Who Was Civil War Spy Antonia Ford Willard?

James Bond and Jason Bourne movies might make it seem like spycraft and espionage are relatively modern developments. Spies have been around for centuries, though, and have played a pivotal role in historical world events. In the 16th century, Queen Elizabeth I had spies, and intelligence gathering was crucial to the outcome of the American Revolution. Meanwhile in the 1860s, spies also had an important role to play in the American Civil War, for both the Union and the Confederacy. 

The espionage work of one Confederate spy, Antonia Ford Willard, notably affected the First Battle of Bull Run and Second Battle of Bull Run (above), sometimes called the Second Battle of Manassas, both Southern victories. And Ford's cloak and dagger was also possibly involved in the capture of Union General Edwin H. Stoughton by Confederate forces the next year, according to the History of American Women. For her work in intelligence gathering, Willard — born Antonia Ford in Virginia — was arrested in 1863 and sentenced to the Old Capitol Prison, in Washington D.C.

In a twist, while she was in D.C., she began a romantic relationship with Major Joseph Clapp Willard of the Union Army, a married man who escorted Ford north as a prisoner. Not long after her sentencing, Ford was released, but after returning home to Virginia, she refused an oath of loyalty to the Union and was sent back north as a prisoner. Willard, whom she later married, helped secure Ford's freedom for a second and final time.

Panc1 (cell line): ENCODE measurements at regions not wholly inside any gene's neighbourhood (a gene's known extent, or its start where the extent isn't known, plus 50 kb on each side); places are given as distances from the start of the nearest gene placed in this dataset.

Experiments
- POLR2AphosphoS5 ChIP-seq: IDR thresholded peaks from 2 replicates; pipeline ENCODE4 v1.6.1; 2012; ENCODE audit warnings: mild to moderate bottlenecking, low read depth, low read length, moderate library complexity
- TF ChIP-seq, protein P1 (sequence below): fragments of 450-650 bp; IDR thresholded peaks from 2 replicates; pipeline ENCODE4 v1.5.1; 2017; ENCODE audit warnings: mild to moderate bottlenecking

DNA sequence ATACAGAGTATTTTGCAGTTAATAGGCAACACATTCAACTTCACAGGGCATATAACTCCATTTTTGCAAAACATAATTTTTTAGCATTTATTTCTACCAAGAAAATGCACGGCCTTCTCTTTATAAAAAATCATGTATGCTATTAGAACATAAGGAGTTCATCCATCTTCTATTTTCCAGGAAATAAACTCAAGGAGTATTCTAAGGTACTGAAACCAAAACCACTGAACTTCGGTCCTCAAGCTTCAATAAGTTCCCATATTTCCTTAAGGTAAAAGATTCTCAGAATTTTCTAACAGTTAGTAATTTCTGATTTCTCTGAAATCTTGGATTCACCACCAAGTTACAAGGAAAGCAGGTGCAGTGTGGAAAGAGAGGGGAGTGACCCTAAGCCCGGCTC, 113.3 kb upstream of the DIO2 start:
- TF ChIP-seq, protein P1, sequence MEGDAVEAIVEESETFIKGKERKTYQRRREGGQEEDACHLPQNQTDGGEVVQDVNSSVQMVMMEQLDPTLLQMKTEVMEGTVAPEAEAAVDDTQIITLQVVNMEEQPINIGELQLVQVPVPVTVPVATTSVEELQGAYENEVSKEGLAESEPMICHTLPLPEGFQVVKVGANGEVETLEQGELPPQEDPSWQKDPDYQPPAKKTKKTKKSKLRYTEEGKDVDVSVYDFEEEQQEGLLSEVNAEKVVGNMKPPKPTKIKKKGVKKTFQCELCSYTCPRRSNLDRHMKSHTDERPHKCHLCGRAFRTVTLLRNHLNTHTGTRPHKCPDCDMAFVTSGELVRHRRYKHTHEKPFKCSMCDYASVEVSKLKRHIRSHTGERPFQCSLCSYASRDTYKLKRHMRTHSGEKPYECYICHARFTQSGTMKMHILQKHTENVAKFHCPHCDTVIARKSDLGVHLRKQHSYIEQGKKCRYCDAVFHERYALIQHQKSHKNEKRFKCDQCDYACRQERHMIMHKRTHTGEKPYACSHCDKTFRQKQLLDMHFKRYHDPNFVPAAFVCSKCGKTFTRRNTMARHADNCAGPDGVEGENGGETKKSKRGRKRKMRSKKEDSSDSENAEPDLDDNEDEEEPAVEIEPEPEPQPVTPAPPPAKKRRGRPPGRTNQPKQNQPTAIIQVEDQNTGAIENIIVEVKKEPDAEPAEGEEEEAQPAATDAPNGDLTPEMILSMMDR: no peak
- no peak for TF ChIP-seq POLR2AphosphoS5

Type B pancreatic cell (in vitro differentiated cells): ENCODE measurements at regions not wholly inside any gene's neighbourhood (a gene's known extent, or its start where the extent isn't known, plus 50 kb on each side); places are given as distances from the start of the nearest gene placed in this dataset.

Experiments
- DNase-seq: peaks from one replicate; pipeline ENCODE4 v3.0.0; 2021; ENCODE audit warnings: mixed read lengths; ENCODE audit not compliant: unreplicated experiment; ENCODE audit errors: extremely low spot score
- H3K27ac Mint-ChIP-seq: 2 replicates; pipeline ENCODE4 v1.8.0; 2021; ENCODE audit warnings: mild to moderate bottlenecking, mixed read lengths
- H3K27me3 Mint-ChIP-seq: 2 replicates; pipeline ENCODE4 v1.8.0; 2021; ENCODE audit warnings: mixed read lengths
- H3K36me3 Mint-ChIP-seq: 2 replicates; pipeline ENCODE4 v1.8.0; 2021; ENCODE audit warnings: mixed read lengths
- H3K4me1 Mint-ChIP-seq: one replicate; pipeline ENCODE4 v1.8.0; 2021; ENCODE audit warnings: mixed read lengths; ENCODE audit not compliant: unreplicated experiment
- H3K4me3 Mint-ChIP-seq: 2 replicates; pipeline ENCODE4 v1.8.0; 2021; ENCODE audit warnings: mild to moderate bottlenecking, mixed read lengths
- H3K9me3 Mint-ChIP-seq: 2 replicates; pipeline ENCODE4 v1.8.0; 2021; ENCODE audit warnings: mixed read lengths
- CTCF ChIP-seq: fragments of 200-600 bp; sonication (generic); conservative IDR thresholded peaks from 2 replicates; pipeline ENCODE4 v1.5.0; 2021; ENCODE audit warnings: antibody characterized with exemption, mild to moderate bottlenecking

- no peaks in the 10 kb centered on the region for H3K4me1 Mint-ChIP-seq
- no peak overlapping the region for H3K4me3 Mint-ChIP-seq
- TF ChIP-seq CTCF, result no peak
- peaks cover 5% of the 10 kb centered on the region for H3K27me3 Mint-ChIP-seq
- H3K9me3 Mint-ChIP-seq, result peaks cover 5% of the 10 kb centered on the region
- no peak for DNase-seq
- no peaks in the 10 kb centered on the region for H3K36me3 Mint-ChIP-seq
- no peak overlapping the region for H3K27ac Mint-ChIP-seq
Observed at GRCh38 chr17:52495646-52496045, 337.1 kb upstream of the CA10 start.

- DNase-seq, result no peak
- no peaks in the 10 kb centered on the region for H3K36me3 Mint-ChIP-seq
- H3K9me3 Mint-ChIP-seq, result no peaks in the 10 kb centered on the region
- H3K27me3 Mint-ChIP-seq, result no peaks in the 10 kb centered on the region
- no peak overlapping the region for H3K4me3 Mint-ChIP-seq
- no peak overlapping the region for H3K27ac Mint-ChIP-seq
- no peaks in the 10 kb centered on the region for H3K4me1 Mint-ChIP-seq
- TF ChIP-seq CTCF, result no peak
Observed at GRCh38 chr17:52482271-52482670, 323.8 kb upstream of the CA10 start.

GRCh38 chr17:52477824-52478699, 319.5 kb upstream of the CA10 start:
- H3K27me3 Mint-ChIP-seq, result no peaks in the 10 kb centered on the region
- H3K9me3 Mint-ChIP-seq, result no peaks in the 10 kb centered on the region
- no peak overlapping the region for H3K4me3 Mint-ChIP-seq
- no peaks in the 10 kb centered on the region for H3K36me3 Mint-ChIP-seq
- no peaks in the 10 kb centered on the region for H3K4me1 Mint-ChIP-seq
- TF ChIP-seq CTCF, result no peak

Her family had Southern sympathies

Antonia Ford was born in 1838 in Virginia and her father, Edward R. Ford, was a successful businessman who supported the Southern cause. Her brother also died in the Battle of Brandy Station, fighting for the South. In 1861, the Ford's family home in Fairfax, Virginia was occupied by the Union Army, and during this period — the First Battle of Bull Run — Ford surreptitiously passed intel gleaned from Union soldiers to Confederate General J.E.B. Stuart's forces, encamped nearby.

For her loyalty, Ford grew close to General Stuart and became one of his most trusted informants, designated his lieutenant and aid-de-camp. In 1862, Ford rode 20 miles to inform Stuart the Union army had planned a trap. According to Ford's intelligence, federal forces plotted to lure the Confederate army out of position with its own colors in what became the Second Battle of Bull Run, according to Emerging Civil War. In that battle, Confederate General Robert E. Lee defeated the Union army.

Afterward, the North continued to occupy Fairfax, and accordingly, Ford's work as a double agent continued. By 1863, Ford had endeared herself to Union General Edwin H. Stoughton, who commanded federal forces in the area. The two were known to spend time together, despite the Ford family's well-known support of secession. The Union official even hosted a party for Ford's mother and sister. Under the cover of that distraction, Confederate forces slipped into Fairfax unnoticed. A Ford rendering from "Harper's Weekly" in 1863 can be seen above.